Where did you get the pads you are using? Did you cast them? I wonder because my brother and I are starting a similar project, trying to convert Alpharius, and scale has been something we have been struggling with. The shoulder pads are one thing we are not sure we want to do with. If you are interested, the post on our blog is as follows:


    Regardless, the model is looking fantastic and I cannot wait to see more. It would be great to exchange ideas, as I feel the projects we are attempting are similar and could only benefit from additional input!

    1. Hi Eric, thanks very much – I've been following BTBAM (great blog!), and had spotted your project. I should have checked back before getting stuck in with the craftknife. I shall be keeping a close eye on yours – it's looking very promising already :)

      I had the shoulder pads 3D sculpted here (http://www.shapeways.com/model/378860/20-heroic-truescale-custom-shoulder-pad-plain-doub.html). A bit steep, but I've found them very useful to speed up production of my marines. If you check my latest blog post (#103), you'll see I've gone for something different in the finished model, but these do fit nicely.

  3. Wonderful conversion work! I am continually impressed with the quality of your marines. Your attention to detail is noteworthy. I like your idea to combine the body of Fulgrim and the legs of Vulkan. The two work remarkably well together. I personally like the traditional marine shoulderpads on the model. They help build the classic codex marine vibe.

    What are your thoughts of his back? Think you will give him a traditional powerpack or maybe some form of a cape?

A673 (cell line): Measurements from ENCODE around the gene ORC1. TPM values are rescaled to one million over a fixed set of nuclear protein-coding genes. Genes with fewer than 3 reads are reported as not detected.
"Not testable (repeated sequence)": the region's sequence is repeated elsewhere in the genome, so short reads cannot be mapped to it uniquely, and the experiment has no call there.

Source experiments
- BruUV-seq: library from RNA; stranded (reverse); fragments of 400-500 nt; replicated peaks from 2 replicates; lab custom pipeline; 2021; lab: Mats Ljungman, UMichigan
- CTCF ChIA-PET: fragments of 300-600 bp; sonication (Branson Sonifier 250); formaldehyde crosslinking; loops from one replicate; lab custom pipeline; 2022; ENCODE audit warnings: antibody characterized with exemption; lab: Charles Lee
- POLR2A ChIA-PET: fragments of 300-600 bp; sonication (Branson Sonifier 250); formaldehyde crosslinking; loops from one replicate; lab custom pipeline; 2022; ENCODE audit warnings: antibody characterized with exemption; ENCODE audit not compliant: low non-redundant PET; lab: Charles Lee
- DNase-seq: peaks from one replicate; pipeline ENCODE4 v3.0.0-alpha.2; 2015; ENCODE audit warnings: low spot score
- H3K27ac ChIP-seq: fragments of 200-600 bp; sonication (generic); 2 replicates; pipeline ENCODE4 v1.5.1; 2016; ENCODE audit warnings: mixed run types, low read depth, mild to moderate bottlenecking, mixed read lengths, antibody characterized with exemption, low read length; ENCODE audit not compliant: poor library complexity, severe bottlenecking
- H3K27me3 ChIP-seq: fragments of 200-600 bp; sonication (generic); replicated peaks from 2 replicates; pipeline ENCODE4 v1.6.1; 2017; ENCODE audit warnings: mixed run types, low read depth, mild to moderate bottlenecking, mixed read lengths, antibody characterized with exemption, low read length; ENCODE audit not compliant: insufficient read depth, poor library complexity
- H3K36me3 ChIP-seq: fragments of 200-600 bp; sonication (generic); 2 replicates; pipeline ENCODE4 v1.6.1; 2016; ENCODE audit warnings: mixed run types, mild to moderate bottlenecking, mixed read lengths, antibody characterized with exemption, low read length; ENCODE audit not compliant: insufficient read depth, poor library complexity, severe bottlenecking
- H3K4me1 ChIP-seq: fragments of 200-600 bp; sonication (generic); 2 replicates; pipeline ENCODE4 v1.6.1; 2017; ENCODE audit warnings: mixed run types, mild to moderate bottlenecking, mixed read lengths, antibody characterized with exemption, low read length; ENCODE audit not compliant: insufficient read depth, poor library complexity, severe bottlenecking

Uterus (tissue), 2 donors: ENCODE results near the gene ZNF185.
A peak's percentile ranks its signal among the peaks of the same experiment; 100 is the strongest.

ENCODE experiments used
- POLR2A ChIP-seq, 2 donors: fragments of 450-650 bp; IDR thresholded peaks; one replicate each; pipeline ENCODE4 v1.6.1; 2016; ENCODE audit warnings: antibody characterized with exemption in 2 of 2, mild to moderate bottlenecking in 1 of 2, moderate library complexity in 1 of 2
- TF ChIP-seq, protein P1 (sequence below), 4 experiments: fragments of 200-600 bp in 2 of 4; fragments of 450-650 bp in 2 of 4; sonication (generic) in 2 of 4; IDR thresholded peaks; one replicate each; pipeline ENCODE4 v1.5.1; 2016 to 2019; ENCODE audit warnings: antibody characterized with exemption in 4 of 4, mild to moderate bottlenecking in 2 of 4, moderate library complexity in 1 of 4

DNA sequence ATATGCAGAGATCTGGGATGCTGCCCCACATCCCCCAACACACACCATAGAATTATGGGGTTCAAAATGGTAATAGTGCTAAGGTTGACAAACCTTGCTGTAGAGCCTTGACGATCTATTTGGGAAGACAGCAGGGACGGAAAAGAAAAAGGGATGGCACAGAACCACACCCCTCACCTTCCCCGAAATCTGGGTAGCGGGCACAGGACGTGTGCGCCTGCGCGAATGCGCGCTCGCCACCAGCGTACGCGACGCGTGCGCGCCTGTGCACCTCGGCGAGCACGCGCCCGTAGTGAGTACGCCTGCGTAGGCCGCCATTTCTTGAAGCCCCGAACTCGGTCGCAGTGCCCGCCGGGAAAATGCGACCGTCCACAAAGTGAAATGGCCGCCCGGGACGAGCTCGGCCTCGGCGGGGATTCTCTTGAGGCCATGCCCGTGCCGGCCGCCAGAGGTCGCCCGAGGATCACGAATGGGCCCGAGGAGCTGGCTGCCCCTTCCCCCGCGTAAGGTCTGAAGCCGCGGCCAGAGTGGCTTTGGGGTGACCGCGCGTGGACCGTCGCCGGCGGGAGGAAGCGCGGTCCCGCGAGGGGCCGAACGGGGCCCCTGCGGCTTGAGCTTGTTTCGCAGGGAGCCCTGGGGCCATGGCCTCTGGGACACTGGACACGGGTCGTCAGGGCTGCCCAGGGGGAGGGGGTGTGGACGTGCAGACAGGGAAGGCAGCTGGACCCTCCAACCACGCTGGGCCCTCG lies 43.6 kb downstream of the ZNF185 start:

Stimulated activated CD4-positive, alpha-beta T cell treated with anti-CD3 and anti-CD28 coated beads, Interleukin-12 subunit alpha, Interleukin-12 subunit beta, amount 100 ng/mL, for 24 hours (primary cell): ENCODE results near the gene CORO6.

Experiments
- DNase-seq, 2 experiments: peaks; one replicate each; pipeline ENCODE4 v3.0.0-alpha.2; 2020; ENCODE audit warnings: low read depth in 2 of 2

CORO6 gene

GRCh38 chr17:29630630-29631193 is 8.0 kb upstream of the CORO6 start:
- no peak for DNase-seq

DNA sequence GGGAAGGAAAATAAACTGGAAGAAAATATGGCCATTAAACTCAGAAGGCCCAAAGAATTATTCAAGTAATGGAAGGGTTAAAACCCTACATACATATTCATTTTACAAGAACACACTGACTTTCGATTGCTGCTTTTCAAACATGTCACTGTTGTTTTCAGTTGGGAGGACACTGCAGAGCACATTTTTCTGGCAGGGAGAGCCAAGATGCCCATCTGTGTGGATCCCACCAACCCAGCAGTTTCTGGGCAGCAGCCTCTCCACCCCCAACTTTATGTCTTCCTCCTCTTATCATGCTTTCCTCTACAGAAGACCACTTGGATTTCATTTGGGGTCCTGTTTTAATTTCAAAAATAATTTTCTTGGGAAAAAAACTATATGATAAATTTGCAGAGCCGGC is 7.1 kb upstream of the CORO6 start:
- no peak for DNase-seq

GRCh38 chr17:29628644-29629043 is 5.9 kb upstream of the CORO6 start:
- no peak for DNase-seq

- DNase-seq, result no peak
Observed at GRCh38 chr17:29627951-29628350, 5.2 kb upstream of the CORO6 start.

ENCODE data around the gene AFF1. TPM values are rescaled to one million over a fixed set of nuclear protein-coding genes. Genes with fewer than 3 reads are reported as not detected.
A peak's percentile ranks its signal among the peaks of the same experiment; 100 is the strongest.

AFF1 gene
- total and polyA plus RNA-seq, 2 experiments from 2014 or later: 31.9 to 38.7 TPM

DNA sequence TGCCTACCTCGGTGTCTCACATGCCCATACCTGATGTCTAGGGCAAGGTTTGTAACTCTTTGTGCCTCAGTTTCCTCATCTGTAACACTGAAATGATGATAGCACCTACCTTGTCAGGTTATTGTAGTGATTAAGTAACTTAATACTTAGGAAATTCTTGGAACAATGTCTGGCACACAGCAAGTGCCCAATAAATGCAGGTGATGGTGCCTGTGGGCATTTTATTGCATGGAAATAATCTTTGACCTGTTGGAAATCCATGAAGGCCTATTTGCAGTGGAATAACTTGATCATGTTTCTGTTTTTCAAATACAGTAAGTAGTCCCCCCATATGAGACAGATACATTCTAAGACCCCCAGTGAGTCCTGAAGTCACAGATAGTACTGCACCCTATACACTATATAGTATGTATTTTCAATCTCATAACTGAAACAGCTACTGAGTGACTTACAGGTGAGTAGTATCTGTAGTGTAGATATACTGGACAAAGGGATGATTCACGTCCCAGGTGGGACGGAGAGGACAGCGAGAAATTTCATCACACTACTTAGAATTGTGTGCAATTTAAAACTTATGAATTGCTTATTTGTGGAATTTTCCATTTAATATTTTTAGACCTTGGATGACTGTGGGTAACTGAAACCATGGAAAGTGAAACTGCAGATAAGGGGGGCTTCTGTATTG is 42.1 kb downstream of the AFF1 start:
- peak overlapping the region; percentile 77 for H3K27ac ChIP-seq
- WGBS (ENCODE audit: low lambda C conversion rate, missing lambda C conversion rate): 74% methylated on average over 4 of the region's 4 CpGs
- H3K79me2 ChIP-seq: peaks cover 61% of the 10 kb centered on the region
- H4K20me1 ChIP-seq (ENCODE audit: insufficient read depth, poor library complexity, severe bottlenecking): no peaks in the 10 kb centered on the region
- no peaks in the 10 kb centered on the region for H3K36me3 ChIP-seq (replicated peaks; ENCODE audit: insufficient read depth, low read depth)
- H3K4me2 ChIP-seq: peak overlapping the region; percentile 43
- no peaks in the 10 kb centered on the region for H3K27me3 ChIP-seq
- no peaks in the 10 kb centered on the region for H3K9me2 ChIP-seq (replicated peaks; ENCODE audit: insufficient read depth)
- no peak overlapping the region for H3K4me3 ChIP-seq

In terms of adding Ultramarine heraldry have you considered using some of Forge World's etched brass? They make some nice Ultramarine themed ones. They are nice and thin.

    Have you decided how you want weapons you want to equip him with? And if you what him to have other wargear on his person?

    Keep up the fantastic work. I can't wait to see more of your progress!

    1. Hey Adam, I did toy with the idea of etched brass, but have decided I'd prefer to do some freehand – there's quite a lot of decoration left on the figure, and I'm a bit concerned about cluttering him up. In terms of wargear etc. I got a bit carried away, and he's now in the process of painting – check out the latest blog.
      Looking forward to seeing how you and Eric approach the figure. As a minor tip, I found heating the arm with a shoulder pad in near-boiling water was the best way of softening it to get the curve. After heating, I could get a craftknife blade in underneath the shoulder pad and trim it away with minimal damage.